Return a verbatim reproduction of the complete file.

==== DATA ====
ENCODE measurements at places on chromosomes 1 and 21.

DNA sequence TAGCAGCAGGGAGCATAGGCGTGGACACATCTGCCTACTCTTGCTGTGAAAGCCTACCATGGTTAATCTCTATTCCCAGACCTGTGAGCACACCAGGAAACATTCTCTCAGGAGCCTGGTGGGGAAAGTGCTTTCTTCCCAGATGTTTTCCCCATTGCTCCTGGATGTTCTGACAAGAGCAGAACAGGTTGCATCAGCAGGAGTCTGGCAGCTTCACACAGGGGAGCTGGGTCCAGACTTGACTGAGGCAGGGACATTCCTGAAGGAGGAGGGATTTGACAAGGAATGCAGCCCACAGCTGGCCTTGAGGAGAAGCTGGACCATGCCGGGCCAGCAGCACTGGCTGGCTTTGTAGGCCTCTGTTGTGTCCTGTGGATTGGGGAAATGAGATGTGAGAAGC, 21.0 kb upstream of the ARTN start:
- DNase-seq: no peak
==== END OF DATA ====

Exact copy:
ENCODE measurements at places on chromosomes 1 and 21.

DNA sequence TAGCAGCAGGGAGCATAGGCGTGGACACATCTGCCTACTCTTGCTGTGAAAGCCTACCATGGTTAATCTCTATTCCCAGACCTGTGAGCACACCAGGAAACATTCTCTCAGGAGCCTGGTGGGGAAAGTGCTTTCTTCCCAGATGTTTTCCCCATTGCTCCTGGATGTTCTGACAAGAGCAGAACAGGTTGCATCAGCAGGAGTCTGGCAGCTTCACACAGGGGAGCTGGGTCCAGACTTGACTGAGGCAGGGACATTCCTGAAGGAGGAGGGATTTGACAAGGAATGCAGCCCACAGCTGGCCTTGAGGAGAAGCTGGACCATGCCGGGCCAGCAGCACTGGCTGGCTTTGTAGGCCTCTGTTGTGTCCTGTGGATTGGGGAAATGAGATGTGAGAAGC, 21.0 kb upstream of the ARTN start:
- DNase-seq: no peak